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It’s A Sabotage

Sean Devlin: Irishman. Race-car driver. Terrorist.

If that last word brought on a tiny bit of a wince, then you’ve just reacted the same way as I did when I first encountered EA Games’ The Saboteur. Sure, the game might be set in Paris during World War II (with Nazis as the bad guys, so killing them is a good thing), but there are still some connotations that don’t sit particularly well, and that’s one of them. To get away with something like that, you’ve got to have a pretty good game, or at the very least, one that’s incredibly fun to play.

But “fun” is an unusual concept for The Saboteur: set in Nazi-occupied Paris, it features an unusual combination of gameplay and styles, checking all the boxes on the driving-platforming-shooting list and attempting to combine them together into something rich and gritty. The game puts players in control of Sean Devlin, an Irish racing driver (with a dubious past, obviously) who finds himself caught up in the French resistance during World War II. He’s not without his own motivations though, with the game beginning as Sean attempts to drown his sorrows over the death of his close friend, which through no small act of fortune happens on the eve of the German invasion of France and at the hands of a German driver.

With the story laid on thick (and somewhat predictably), the game leaves us to explore open world of Paris and its neighbouring countryside and in many ways, becomes a standard sandbox affair: with the Germans as the villains, Sean is taking them down left, right and centre, whether it’s climbing to the top of a building for a sniper mission, simply driving from one section of the city to another, or something far more explosive. There are both story missions and side missions, either unlocking perks or more weapons or vehicles for Sean to use. But regardless of the mission’s content, the goal is all painfully similar, whether it’s assassinating a prominent Nazi , ferrying resistance members from one part of the city to another or retrieving equipment. The story missions aren’t too different, with most of them just increasing the stakes by a small bit, making Sean’s target an entire base to be sabotaged rather than just one vehicle.

Sean’s success in freeing Paris is measured by the game’s unfortunately-named WTF factor, standing here for “Will To Fight. Under German oppression, the streets of Paris are portrayed in muted greys, with Nazi iconography and red flags standing out as the only colours. But as Sean’s actions restore Paris to the French resistance, hope is also restored, with the colours returning to the streets and even affecting gameplay by encouraging some of the bystanders (or nearby resistance members) to help Sean if he runs into a bit too much trouble.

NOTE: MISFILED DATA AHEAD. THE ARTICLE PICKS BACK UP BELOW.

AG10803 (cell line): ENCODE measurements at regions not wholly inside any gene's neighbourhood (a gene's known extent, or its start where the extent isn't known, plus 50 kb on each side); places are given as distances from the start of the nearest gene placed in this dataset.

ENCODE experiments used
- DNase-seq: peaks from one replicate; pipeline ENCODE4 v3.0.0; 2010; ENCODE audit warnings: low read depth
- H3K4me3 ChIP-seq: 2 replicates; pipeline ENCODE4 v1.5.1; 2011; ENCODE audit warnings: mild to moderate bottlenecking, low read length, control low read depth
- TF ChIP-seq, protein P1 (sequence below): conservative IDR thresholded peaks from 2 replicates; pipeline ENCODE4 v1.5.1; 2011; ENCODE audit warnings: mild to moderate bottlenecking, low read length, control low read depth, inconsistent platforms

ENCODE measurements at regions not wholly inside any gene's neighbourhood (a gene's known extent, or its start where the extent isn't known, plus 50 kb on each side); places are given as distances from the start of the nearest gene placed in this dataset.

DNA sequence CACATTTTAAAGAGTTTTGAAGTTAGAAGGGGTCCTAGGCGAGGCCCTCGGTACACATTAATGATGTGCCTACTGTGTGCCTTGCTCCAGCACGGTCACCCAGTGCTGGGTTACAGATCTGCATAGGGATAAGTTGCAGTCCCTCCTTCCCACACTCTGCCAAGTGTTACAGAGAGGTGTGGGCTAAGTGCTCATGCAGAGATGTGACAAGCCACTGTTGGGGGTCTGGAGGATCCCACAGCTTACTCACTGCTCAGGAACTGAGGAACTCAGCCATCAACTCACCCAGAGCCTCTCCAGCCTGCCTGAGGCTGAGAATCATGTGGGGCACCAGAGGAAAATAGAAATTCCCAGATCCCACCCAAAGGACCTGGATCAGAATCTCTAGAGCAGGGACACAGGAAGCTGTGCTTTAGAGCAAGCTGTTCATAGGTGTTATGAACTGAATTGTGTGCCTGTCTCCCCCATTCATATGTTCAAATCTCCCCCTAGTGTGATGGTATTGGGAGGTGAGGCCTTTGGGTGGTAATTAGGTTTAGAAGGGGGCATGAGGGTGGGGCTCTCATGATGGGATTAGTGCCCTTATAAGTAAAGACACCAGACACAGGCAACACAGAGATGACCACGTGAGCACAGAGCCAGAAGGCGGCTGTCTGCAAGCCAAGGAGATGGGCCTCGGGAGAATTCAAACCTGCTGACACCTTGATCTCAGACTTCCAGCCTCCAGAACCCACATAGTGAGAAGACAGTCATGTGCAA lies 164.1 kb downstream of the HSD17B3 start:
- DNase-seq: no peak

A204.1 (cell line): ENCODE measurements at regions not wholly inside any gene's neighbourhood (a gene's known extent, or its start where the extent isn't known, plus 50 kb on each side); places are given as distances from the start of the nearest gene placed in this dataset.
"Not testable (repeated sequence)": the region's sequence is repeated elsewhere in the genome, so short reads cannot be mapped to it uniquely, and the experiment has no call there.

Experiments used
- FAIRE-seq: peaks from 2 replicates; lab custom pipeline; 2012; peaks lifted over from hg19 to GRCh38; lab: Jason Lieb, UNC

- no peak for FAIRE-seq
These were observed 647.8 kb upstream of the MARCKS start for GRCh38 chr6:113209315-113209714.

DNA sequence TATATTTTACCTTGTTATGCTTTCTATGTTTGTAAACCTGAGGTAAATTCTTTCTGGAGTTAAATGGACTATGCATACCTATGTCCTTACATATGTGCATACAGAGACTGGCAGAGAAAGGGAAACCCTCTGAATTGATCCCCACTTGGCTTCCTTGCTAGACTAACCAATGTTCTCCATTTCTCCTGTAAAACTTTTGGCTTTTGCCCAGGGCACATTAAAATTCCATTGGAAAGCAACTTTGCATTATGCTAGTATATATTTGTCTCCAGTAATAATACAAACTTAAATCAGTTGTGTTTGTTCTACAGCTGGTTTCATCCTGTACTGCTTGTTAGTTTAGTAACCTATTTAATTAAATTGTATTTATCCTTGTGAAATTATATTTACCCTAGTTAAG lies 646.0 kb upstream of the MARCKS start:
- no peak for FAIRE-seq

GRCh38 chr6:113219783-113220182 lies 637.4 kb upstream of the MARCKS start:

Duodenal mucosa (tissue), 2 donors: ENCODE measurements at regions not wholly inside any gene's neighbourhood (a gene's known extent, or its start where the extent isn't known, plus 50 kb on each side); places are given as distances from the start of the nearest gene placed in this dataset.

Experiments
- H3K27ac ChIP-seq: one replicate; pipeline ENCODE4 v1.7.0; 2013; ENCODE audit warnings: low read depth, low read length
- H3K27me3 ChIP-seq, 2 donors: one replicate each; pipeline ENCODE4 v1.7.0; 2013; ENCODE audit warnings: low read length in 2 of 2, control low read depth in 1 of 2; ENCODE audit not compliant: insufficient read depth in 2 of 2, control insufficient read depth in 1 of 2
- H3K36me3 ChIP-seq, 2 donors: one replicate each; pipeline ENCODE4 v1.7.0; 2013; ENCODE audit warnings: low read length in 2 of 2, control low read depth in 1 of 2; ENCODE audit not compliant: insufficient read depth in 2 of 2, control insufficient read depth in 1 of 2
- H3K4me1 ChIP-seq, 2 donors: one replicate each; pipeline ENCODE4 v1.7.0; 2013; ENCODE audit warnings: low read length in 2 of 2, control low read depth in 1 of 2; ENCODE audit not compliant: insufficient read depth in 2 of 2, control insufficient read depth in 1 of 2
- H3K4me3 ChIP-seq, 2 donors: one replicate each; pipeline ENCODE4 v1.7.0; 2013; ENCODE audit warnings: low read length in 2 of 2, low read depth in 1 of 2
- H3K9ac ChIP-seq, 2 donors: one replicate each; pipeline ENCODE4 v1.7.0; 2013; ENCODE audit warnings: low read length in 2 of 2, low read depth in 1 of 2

There’s very little in terms of actual variety or complexity to The Saboteur, which is unfortunate because it could easily prove the game’s saving grace: while driving, fighting and shooting are all important parts of the story’s progression, all are incredibly simple to execute, and the game doesn’t really provide a learning curve or increasing levels of difficulty, and in some cases, the game even appears to contradict itself. While there’s an emphasis on sneaking in the game’s mechanics, both by wearing disguises and not indulging in any illegal activities when guards are nearby, it’s often frustratingly inconsistent: some things can only be done in plain view while others expect the suspension of such disbelief that Sean can’t be seen around  the edge of a car.

Equally frustrating is the game’s method of transportation: with vintage cars a-plenty on the streets of Paris, the game is a car-lover’s dream, although driving is rarelyanything other than a means of getting from A to B, making an escape, or maybe setting the car on a collision course to take care of a tank. Usually, similar games offer an alternative means of travel for those of us whose video game driving is as bad as our wheel control in real life, but The Saboteur provides no such out: there are no taxis (as in the uncomfortably similar Grand Theft Auto series) and while Sean can take to the rooftops to get around Paris, you’ll probably get there faster just walking directly.

Stylistically, the game provides some beautiful scenery, with the WTF aspect providing a really intriguing and beautiful noir-element (both literally and thematically.) The musical choices for the game add to this, but then there’s the downside: the black and white colouting just makes it too darn difficult to see what’s going on at times. And yes, that even goes for seeing the goddamn road when driving out in the country!

In theory, The Saboteur is a must-have game, but in execution, it needed just a bit more work before it hit consoles. Similarities to Grand Theft Auto IV will abound for anyone who’s played in Liberty City, and the setting alone isn’t quite enough to set the game apart. But hey, who doesn’t like killing Nazis?

Zombie Rating: B-

The Saboteur is available now on Sony PlayStation 3, XBox 360 and PC.

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